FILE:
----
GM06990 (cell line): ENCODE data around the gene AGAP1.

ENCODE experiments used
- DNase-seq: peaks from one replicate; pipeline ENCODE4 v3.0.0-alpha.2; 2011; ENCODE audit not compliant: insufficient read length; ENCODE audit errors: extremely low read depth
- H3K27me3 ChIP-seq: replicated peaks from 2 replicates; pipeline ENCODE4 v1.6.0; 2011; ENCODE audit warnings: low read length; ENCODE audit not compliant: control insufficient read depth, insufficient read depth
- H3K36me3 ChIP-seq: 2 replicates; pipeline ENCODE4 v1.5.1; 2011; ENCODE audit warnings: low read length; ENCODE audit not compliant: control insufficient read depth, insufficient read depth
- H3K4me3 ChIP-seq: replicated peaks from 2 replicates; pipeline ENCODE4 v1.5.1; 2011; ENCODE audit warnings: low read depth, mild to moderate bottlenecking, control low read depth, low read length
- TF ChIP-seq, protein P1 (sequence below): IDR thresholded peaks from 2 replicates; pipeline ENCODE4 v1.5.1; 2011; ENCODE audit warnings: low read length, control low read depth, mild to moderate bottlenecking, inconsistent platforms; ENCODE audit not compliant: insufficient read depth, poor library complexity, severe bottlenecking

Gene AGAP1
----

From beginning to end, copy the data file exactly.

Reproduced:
GM06990 (cell line): ENCODE data around the gene AGAP1.

ENCODE experiments used
- DNase-seq: peaks from one replicate; pipeline ENCODE4 v3.0.0-alpha.2; 2011; ENCODE audit not compliant: insufficient read length; ENCODE audit errors: extremely low read depth
- H3K27me3 ChIP-seq: replicated peaks from 2 replicates; pipeline ENCODE4 v1.6.0; 2011; ENCODE audit warnings: low read length; ENCODE audit not compliant: control insufficient read depth, insufficient read depth
- H3K36me3 ChIP-seq: 2 replicates; pipeline ENCODE4 v1.5.1; 2011; ENCODE audit warnings: low read length; ENCODE audit not compliant: control insufficient read depth, insufficient read depth
- H3K4me3 ChIP-seq: replicated peaks from 2 replicates; pipeline ENCODE4 v1.5.1; 2011; ENCODE audit warnings: low read depth, mild to moderate bottlenecking, control low read depth, low read length
- TF ChIP-seq, protein P1 (sequence below): IDR thresholded peaks from 2 replicates; pipeline ENCODE4 v1.5.1; 2011; ENCODE audit warnings: low read length, control low read depth, mild to moderate bottlenecking, inconsistent platforms; ENCODE audit not compliant: insufficient read depth, poor library complexity, severe bottlenecking

Gene AGAP1